PCCI appeals to government to make it easy for workers to return to work
Urges inclusion of business sector in IATF 

As the country’s unemployment rate surges to 45%, the Philippine Chamber of Commerce and Industry (PCCI), the largest business organization in the country, reiterated its call to government to allow the full resumption of economic activities and to do this in a coordinated manner where the movement of workers will be unhampered and businesses can resume operation in an efficient manner.

 

“We acknowledge the hard work the Inter-Agency Task Force (IATF) is doing to prevent the spread of COVID-19.  We understand the precarious situation of our medical workers and frontliners.  But we also need to stress that the longer our economy stays in its current state where businesses cannot function 100%, nor even up to 75%, the more protracted the recession that will follow and the more people will be permanently out of jobs,” Amb. Benedicto Yujuico, PCCI President said, referring to the 16.2% percent contraction in the country’s GDP in the second quarter.

 

Yujuico has been holding roundtable discussion with PCCI’s local chamber members around the country, comprised mostly of MSME, and with its industry association members, which are medium and large enterprises to gather their sentiments on the lockdown.  All expressed grave concern on government’s apprehensiveness to fully open the economy, the incoherence in the regulations of the IATF and local government agencies and the stringent guidelines imposed on enterprises that are allowed to operate under the more relaxed general community quarantine (GCQ).

 

“For instance, mandating the use of face shields for workers, the observance of 2-meter physical distancing and the designation of an isolation area of one room for every 200 employees, is simply not realistic in a production-line setting,” Yujuico explained.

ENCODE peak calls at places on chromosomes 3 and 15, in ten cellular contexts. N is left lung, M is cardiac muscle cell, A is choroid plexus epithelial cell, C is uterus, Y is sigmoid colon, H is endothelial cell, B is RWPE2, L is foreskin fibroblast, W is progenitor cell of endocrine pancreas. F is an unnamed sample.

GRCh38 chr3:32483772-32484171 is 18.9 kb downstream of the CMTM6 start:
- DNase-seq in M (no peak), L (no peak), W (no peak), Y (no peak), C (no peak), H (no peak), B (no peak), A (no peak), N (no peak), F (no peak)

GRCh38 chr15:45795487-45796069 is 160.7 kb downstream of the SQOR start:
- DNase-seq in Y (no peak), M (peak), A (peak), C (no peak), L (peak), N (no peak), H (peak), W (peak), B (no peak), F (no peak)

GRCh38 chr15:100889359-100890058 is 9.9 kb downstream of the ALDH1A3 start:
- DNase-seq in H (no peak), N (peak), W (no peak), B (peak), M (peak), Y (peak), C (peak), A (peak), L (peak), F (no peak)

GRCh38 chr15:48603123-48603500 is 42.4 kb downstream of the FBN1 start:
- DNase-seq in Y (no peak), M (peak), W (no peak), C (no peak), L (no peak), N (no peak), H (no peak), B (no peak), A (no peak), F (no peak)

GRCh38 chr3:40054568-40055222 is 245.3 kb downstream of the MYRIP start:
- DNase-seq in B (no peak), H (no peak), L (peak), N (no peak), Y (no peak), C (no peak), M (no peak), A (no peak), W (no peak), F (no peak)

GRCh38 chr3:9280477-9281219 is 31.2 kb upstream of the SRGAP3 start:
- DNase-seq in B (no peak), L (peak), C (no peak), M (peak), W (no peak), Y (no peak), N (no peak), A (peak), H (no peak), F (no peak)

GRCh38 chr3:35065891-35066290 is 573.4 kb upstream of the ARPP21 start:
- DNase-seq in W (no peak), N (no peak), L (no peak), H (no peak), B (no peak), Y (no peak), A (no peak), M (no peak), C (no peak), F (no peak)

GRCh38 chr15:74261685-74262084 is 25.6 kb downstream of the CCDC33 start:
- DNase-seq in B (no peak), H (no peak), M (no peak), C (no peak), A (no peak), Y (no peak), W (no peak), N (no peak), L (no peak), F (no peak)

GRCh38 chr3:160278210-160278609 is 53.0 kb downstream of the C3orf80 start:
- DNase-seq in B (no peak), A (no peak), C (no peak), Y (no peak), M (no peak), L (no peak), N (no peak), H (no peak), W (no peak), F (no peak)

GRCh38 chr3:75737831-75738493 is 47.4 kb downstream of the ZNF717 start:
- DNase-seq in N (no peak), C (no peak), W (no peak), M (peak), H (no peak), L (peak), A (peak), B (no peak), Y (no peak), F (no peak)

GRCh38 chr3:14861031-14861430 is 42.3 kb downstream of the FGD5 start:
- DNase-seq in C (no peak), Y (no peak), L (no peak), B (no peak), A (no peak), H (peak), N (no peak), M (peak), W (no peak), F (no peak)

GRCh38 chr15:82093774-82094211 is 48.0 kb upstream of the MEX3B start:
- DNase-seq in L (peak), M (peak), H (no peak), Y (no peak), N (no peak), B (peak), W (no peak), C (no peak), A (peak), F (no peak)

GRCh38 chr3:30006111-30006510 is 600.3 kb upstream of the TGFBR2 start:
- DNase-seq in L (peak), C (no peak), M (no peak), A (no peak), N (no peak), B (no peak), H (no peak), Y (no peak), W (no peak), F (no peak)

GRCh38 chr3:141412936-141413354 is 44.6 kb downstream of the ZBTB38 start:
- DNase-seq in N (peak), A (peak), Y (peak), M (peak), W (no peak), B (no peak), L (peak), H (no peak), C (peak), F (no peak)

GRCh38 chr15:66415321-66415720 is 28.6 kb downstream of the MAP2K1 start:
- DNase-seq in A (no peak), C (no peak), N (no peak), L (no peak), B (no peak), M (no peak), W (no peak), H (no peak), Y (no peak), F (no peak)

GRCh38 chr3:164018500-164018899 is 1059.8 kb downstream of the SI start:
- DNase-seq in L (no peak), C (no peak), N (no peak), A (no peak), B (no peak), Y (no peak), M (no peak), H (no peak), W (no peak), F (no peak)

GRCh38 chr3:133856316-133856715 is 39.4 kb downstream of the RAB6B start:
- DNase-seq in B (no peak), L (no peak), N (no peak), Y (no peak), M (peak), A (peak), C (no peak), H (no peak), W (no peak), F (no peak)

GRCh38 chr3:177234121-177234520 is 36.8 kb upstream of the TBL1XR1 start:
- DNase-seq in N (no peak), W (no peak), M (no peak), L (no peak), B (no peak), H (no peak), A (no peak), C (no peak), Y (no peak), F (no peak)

The top concerns of the business sector are the stringent regulation on public transportation that limits the mobility of workers; the policies and regulations imposed by local governments on top of, or inconsistent with those implemented by the IATF; the impractical standards that must be adopted in workplace settings; slow consumer confidence which negatively impact on sales and revenues; and, cash flow and liquidity.

 

Yujuico also observed the imposition of health and safety standards on the informal sector, which is an added cost that eats up on their already meager revenue.

 

A Resolution passed by the PCCI’s Board of Directors urged government to engage the private sector in consultations before coming up with policy recommendations on the lockdowns and the resumption of economic activities.

 

“We are appealing for the inclusion the private sector in the IATF.  The IATF will be able to use the on-the-ground experience of the business sector to come up with a holistic approach that will make it easier for businesses to resume operation and for workers to return to work,” Yujuico said.

 

Yujuico expressed hope that government will recognize the vital role of businesses in creating labor demand and providing incomes, and the urgency of addressing the issue on livelihood and poverty before these could lead to social unrest arising from subsistence living and hunger.

 

UPDATE: In news reports on August 21, Presidential spokesperson Harry Roque announced that Malacañang welcomes PCCI in the IATF as resource persons during COVID-19 policy discussions concerning trade, business and the economy.

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